With the body now supported on blocks the chassis was rolled out on the trolley jack it was time to assess the damage to the chassis. The most obvious was the front cross member where the front ¼ panels attach. An earlier repair by a previous owner by plating over the rotten metal had not lasted too long and the cross member resembled lace. The rest of the chassis looked fine but will be investigated thoroughly once the paint, underseal and rust is removed. As the chassis was now out of the garage time was of the essence to strip it of all its components.
The brake pipes were all quickly taken off and any that proved difficult were cut through to be carefully removed later. Starting at the front the road wheels were removed and the chassis put on axel stands. The track rod ends were split from the front hubs to allow the steering rack to be removed. All the bolts had been sprayed with penetrating oil a number of times in the previous weeks so all came out without any problems. The only item to cause any problems was the anti roll bar as the bolts are too close to the chassis to turn so the U bolts were just cut through with the angle grinder.
Both front suspension units were removed from the chassis complete and will be taken apart at a later date.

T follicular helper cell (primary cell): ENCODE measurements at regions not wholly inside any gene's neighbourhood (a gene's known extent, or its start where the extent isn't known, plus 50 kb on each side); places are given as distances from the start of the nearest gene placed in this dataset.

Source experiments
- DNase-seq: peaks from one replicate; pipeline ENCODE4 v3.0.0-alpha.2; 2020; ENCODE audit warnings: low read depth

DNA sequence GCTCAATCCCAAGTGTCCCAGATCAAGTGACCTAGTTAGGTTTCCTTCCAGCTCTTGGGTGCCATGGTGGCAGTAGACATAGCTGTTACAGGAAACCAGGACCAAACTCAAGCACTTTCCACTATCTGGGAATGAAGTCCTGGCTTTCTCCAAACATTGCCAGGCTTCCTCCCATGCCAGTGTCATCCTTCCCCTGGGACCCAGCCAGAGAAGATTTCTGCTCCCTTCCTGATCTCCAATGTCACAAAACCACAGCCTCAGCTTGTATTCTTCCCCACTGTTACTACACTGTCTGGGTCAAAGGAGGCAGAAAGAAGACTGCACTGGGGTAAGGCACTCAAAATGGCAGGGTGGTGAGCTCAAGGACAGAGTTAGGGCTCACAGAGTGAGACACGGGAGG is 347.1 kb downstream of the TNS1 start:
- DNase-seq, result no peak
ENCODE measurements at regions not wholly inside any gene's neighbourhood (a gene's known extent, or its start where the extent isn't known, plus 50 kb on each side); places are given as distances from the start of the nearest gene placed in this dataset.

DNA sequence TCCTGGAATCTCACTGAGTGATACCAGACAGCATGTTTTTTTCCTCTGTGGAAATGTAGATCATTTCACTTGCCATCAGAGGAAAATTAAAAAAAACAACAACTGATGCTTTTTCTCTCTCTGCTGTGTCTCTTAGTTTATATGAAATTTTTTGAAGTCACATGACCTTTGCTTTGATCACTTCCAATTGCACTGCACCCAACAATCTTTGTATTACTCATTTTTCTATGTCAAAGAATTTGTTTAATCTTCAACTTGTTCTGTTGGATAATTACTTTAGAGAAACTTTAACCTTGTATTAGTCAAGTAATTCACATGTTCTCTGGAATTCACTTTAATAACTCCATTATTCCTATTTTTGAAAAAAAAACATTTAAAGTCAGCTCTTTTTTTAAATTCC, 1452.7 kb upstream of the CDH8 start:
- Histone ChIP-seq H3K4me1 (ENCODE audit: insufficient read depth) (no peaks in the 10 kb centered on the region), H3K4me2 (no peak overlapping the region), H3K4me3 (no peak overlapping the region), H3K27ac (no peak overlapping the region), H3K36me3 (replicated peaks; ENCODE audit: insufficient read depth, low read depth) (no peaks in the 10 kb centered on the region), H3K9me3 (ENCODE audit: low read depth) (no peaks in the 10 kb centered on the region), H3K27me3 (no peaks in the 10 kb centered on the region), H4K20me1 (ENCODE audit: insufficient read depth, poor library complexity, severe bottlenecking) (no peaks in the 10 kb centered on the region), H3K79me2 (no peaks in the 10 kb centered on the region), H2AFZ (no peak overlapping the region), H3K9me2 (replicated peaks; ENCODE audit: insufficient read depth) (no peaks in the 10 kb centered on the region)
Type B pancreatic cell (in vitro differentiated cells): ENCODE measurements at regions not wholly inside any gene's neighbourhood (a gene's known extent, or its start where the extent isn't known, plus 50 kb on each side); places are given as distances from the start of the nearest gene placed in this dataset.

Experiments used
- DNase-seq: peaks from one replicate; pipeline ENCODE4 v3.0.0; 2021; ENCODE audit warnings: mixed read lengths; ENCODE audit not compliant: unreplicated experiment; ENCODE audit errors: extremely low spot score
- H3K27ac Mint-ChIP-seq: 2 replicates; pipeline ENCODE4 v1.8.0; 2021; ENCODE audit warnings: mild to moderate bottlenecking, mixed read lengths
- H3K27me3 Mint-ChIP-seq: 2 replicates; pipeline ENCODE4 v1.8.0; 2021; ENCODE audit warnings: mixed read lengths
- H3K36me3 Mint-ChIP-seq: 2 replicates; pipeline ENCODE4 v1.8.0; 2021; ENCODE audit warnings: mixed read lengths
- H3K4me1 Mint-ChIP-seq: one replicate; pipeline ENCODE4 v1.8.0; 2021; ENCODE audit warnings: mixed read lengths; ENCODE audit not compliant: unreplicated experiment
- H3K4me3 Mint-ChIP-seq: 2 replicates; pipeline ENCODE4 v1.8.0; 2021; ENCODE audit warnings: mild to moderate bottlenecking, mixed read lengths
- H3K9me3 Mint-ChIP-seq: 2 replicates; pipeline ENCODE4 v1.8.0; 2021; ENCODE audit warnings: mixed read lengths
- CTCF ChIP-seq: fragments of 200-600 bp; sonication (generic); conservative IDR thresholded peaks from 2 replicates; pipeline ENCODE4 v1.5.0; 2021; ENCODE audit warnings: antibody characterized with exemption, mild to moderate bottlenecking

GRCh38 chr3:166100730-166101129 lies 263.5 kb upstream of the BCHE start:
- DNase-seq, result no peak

The diff and rear suspension was next, so with the rear road wheels off and the back of the chassis on axel stands the strip down began. On the Spitfire the diff is attached using a long bolt through the chassis which I have heard can cause lots of problems as the nut will usually come off but the bolt rusts into the chassis stopping the diff from being removed. The nut came of easily but as expected the bolt was tight in the chassis so I poured as much penetrating oil in as I could and left it over night. The next day with a bit of persuasion the bolt started to turn and eventually with quite a bit of back and forward movement it came out so the diff could be removed.
With all the components off the chassis it was moved back into the garage. To enable this, the body had to be lowered to the ground and turned on its side. We used some old tyres to protect the body and tipped the body onto its side, it is surprisingly heavy but 2 of us managed to do it.
With the space created the chassis was returned to the garage for cleaning. This was done with a rotating wire brush in an electric drill. One thing I would recommend however is to make sure that all the old oil and underseal is removed before using the wire brush as they can easily clog up able become useless. It took a long time to clean up the chassis as there is so much surface area to be worked at. To remove all the old oil one fine sunny day I took the chassis outside and sprayed it with oil and grease remover, I gave it time to do its stuff before attacking it with a pressure washer. There was a lot of this old oil around the front turrets and was a real pain to remove even with the pressure washer. During the cleanup of the chassis more holes appeared which needed to be repaired but none were too serious. In the next part I will identify the repairs required and show how I repaired them.